- We Get Personal. Statistics are important, but when you are handing your money over to an active portfolio manager or team of managers, it also is imperative to know the people actually running the fund. At Adviser Investments, we conduct intensive manager interviews so we can have a deep understanding of their investment philosophy and their approach to handling our clients’ money. We also like to find out whether a manager has any of his or her personal money invested in the fund. We believe a manager who “eats her own cooking” is extra motivated to do well when she is not just the manager, but a fund shareholder as well.
- We Start With Vanguard and Fidelity. Adviser Investments has built its business on our experience researching and dissecting the Vanguard and Fidelity mutual fund firms. We believe that by focusing on Fidelity and Vanguard, our clients have access to talented and experienced portfolio managers, deep research teams and the scale to keep costs low. While the bulk of our assets are invested with these two major fund firms, we use other fund families as well, and are comfortable going anywhere, any time.
- We Know When to Be Passive. As mentioned earlier, we use index funds and ETFs when we believe they represent a better investment choice than an actively managed fund. This is sometimes the case with international funds, especially in emerging markets, or for clients who wish to devote a portion of their assets to a specific market segment, such as gold, energy or commodities. While there are literally thousands of ETFs available to investors, many of which presume to track the same market segments, their underlying holdings and industry concentrations can vary dramatically. In addition, some indexes use market capitalization to determine how to “weight” the stocks in their portfolios while others use dividend yield, price-to-earnings ratio or even equal-weighting strategies to build their funds. We understand the differences and make sure we aren’t investing in a “faddish” or poorly conceived index-tracker.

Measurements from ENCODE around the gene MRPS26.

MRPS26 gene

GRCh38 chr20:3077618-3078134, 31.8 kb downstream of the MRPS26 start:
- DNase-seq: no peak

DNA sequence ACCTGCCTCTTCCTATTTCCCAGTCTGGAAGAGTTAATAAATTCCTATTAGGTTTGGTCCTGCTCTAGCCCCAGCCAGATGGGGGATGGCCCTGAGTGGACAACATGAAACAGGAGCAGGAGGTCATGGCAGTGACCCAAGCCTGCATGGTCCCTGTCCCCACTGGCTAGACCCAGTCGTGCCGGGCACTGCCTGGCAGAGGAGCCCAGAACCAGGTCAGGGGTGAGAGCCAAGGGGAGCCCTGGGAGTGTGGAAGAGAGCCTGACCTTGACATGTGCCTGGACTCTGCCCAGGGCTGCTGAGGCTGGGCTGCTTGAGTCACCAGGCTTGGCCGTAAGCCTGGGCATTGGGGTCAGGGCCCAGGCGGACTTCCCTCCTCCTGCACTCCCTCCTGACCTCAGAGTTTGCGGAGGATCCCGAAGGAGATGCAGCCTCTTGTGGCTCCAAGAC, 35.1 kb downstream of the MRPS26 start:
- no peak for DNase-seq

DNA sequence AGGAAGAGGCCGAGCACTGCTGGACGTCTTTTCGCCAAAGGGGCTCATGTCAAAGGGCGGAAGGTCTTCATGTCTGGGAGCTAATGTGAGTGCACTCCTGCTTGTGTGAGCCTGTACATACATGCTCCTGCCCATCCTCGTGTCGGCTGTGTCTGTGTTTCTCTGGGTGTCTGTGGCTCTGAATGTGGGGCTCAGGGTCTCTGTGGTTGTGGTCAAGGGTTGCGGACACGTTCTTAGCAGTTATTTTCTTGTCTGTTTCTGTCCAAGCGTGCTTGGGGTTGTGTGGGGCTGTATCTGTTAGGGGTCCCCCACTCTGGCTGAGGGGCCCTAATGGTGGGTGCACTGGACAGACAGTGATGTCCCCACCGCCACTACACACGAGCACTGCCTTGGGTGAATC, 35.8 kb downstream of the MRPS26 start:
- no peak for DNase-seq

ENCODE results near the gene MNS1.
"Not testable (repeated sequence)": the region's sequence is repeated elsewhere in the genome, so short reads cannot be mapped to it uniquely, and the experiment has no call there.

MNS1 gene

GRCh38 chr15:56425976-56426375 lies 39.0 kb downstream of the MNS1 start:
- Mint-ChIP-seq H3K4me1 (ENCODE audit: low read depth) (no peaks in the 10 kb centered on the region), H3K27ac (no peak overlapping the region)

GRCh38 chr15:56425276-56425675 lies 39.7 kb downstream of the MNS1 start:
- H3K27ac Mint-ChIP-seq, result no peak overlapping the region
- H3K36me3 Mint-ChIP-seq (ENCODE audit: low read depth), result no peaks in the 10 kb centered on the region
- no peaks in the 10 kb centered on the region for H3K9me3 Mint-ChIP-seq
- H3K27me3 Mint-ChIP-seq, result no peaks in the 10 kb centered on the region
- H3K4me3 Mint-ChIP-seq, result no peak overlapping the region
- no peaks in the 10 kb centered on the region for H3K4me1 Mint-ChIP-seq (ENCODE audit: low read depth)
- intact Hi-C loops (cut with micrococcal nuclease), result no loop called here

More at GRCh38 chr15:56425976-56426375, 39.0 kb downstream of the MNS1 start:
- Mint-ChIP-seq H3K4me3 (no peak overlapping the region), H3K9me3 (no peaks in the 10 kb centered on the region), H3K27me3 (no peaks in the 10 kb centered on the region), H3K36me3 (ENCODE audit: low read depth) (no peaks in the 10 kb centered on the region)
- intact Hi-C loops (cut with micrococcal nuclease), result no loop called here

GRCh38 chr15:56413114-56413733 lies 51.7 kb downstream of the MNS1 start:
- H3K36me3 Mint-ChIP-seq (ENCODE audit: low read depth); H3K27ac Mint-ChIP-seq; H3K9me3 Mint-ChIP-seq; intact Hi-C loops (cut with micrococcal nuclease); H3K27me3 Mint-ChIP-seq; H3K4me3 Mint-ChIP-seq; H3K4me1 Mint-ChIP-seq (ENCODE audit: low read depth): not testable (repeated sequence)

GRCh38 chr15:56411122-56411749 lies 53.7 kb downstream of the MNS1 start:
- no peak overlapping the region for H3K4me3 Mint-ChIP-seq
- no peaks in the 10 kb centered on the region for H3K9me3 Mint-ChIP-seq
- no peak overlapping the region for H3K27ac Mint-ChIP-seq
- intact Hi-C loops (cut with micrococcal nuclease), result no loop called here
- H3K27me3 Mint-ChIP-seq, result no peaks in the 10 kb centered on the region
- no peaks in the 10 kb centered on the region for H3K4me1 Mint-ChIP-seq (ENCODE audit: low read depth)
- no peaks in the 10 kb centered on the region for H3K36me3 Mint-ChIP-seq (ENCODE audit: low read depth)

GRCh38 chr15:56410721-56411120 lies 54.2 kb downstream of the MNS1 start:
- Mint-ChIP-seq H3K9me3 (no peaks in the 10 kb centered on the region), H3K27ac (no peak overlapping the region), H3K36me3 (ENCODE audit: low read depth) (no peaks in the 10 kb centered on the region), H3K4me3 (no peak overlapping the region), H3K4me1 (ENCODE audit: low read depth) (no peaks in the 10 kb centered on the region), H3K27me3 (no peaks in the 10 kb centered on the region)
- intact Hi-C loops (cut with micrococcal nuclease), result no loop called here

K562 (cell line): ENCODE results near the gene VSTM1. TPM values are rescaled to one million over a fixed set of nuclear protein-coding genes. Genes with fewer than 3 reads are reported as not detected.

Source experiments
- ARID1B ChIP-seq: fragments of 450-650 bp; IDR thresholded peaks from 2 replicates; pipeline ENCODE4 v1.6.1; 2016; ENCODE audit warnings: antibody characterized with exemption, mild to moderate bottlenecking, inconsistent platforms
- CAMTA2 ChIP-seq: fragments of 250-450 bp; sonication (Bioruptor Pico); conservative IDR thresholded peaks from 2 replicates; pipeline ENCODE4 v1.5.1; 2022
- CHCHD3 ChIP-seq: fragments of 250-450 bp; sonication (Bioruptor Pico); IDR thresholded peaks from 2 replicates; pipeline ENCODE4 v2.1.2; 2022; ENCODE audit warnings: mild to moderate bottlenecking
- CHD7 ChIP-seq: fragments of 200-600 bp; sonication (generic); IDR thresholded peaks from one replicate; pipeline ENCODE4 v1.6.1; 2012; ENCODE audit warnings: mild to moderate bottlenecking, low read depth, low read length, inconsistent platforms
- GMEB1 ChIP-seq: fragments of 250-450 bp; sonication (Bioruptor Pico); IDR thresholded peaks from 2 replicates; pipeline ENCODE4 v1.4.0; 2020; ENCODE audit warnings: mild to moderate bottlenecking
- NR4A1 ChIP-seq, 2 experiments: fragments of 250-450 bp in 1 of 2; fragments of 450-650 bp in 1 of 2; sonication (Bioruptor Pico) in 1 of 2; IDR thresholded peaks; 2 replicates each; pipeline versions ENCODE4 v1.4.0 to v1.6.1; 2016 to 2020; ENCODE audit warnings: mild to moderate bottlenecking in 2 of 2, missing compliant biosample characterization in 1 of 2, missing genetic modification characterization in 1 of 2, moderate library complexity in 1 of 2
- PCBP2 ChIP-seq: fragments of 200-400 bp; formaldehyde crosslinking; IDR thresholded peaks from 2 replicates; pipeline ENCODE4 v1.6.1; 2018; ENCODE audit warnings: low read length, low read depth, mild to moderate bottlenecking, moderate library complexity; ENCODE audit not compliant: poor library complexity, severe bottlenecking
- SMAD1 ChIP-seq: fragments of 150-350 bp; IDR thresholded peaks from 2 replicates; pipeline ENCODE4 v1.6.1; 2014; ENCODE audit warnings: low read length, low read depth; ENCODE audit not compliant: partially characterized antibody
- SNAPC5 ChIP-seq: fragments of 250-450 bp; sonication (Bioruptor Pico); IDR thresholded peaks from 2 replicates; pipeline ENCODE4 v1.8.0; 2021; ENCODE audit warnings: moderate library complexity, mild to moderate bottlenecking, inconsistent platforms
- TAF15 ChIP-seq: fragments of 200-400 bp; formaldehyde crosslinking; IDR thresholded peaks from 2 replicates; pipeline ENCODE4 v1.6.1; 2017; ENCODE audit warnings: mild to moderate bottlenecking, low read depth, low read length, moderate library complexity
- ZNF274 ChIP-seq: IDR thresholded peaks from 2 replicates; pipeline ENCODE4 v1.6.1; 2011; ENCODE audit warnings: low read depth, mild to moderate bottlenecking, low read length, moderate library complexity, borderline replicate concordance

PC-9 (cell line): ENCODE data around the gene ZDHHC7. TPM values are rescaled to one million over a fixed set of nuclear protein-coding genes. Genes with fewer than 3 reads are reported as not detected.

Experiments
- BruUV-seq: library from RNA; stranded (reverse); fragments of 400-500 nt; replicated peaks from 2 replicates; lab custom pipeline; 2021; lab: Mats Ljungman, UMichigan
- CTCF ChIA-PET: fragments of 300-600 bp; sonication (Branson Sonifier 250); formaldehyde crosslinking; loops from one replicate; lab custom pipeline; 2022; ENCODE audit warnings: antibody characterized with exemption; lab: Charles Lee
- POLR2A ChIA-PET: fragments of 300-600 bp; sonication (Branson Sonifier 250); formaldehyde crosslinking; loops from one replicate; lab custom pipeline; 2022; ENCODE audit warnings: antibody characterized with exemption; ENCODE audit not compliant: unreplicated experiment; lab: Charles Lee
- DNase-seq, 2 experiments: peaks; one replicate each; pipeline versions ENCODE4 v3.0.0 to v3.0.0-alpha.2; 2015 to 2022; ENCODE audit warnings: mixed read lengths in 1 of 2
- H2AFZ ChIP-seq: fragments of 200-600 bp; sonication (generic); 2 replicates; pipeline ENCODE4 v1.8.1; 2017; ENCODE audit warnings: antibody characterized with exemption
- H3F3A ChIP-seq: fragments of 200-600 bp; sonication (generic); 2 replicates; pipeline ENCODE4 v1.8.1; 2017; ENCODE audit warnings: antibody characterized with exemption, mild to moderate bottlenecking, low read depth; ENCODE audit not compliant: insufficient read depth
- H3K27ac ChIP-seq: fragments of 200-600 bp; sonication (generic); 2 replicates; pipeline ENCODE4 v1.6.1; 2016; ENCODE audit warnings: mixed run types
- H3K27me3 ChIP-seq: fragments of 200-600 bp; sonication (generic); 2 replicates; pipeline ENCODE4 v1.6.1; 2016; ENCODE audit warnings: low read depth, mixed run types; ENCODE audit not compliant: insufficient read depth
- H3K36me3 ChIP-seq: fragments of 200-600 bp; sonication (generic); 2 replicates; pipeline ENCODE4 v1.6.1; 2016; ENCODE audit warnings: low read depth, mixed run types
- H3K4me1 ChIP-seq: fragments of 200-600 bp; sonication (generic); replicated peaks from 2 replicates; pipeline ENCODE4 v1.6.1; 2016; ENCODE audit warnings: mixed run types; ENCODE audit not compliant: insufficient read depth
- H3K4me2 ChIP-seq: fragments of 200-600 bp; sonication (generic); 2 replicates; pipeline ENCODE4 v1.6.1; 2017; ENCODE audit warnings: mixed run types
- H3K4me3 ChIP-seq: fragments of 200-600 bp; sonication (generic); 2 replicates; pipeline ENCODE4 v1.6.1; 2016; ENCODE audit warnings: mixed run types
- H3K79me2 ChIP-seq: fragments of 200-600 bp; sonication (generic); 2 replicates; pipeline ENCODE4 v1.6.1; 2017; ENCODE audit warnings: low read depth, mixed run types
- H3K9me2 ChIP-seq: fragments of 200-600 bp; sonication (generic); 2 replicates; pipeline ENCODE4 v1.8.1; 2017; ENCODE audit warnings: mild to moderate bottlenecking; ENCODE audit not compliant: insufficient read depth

The bottom line for Adviser Investments is your bottom line. We believe that there is a place for both indexing and active management, mutual funds and ETFs in building a strong, diversified and steady portfolio for clients of all investment objectives. We would be happy to discuss our investment philosophy, our work with individuals, trusts and institutions, and how we build customized portfolios with you.
For more information, please contact Adviser Investments at (800) 492-6868 or email@example.com.
This material is distributed for informational purposes only; and is not financial or investment advice. Speak to your financial adviser before taking specific action. The investment ideas and opinions contained herein should not be viewed as recommendations or personal investment advice or considered an offer to buy or sell specific securities. Data and statistics contained in this report are obtained from what we believe to be reliable sources; however, their accuracy, completeness or reliability cannot be guaranteed.